Montreal specificities. At the mouth of the St. Lawrence River, Montreal’s port is one of the gateways to North America on the trading route from Quebec and the Atlantic Ocean to the western tip of Lake Superior (crossing among others Ottawa, Toronto, Buffalo, Detroit, Chicago, Milwaukee). Communities bordering this system make up a quarter of the continent’s population and account for 55 percent of its manufacturing activities. Through the Illinois and Mississippi rivers this system goes south and leads to the Gulf of Mexico. Despite its strategic position, Montreal has suffered from the competition with New-York after the construction of the Erié canal (used for the first time in 1821).

In Montreal, the urbanization process of the St. Lawrence River’s valley and the Lachine canal has been driven by the heavy industry which has polarized the territorial dynamics. Indeed, the growth of Montreal has been driven by industrial development linked to hides and grain processing activities. The construction of the Lachine Canal (14km long built between 1821 and 1824) at the southwest section of the Island, to counter the rapids between Lake St. Louis and the Old Port, associated to the development of port and rail infrastructures, have favoured the establishment of cereals industries (flour mills, malting factories, distilleries, ...) and enabled a major economic expansion in the districts of Griffintown and Pointe-Saint-Charles. In the mid-20th century, the development of road infrastructures generated a spread of this economic activity. The opening of the St. Lawrence Seaway in 1959 resulted in a slowdown in economic intensity and the departure of the working-class population in the decades that followed. Nowadays, almost half of its territory consists of vacant lots, old industrial buildings and large unoccupied sites. In recent years however the area has undergone a dazzling transformation with the construction of many apartment buildings. So much so that today, Griffintown knows a high real estate pressure that did not manage to provide any urban services or activities. Today, the Peel Basin is one of the sectors to be consolidated in the Downtown Strategy enacted by the City of Montreal in the frame of the Plan Métropolitain d’Aménagement et de Développement (PMAD), which hopes to improve the mobility and accessibility of the waterfront and the redevelopment of some buildings (fig.2).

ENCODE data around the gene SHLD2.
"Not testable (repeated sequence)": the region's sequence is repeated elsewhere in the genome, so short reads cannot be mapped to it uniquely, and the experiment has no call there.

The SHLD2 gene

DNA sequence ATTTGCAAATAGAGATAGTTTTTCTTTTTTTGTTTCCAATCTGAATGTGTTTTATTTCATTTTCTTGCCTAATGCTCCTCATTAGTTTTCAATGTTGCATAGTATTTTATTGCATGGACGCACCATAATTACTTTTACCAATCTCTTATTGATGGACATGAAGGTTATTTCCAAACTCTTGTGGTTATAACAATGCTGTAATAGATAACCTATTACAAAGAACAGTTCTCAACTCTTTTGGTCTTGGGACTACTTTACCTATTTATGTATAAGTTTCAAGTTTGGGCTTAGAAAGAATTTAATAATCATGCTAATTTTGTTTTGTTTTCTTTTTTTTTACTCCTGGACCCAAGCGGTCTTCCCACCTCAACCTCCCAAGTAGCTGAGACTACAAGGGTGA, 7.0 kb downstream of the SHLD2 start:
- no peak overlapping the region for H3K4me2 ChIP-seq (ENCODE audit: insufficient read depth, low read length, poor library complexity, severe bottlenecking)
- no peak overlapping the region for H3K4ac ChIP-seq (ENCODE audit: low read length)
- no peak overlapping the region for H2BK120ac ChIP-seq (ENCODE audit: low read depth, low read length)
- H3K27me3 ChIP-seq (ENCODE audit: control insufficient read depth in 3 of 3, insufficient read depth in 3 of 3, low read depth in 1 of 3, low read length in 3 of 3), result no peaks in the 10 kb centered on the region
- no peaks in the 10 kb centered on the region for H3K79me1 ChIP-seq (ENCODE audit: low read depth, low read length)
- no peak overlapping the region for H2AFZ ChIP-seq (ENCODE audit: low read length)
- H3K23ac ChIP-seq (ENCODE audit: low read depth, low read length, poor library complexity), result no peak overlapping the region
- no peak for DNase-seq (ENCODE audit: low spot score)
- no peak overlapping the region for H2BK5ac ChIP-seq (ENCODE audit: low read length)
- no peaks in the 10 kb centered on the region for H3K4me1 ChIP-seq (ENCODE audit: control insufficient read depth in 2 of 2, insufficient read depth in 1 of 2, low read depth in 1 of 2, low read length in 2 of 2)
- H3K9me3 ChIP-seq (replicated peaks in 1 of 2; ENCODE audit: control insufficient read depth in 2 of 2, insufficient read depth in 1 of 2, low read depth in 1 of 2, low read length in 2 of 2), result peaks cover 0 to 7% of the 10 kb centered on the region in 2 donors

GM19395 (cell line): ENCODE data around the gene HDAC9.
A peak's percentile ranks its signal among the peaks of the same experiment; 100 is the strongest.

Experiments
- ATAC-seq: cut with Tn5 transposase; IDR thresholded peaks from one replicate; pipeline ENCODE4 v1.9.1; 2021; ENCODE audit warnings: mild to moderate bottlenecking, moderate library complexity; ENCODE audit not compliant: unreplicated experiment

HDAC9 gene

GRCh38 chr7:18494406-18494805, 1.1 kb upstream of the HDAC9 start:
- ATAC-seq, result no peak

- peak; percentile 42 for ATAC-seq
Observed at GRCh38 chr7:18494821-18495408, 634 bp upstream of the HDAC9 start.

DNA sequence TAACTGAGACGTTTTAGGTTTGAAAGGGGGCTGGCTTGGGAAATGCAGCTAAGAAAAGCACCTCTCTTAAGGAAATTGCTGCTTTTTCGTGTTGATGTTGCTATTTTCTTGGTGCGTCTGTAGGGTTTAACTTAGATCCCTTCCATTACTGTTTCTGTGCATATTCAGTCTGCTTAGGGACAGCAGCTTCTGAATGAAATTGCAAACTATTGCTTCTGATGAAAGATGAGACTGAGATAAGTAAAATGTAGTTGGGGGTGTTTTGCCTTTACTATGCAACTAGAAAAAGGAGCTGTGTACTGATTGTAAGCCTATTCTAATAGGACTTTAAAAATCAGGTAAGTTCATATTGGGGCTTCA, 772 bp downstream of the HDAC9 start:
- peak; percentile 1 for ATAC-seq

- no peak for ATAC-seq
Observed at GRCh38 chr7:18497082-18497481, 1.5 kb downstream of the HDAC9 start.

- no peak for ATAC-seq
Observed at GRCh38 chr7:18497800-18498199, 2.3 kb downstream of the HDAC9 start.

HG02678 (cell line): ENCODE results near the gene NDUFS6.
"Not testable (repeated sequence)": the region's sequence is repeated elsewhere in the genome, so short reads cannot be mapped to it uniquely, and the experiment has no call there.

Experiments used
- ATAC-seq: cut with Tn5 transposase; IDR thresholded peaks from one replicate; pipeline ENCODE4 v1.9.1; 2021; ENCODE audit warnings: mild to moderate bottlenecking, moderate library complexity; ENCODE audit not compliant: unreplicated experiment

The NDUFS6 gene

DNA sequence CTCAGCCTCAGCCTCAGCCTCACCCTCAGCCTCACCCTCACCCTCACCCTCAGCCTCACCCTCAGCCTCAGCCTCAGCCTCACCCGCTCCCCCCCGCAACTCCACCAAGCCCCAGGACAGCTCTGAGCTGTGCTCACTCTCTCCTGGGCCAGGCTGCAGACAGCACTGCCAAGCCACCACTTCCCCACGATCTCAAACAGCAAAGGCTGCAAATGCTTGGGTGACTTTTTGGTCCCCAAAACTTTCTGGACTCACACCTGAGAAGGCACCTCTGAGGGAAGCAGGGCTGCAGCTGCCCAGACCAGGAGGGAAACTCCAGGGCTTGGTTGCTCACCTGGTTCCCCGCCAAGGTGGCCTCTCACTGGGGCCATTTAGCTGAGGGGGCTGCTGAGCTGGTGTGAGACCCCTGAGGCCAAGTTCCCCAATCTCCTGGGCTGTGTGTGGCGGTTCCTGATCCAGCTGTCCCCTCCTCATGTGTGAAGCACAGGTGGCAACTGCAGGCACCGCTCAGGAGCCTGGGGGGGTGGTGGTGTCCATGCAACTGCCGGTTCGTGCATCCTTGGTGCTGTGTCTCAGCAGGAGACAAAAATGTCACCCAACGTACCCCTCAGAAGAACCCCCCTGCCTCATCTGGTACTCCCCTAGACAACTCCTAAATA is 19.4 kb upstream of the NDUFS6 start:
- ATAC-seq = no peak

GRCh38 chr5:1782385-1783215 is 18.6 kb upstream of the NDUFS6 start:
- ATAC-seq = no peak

Fig 2Historical evolution of the valleys. From bottom to top: agriculture, industrialization, modernization. Diagrams. Author: Bertrand Plewinski, 2017.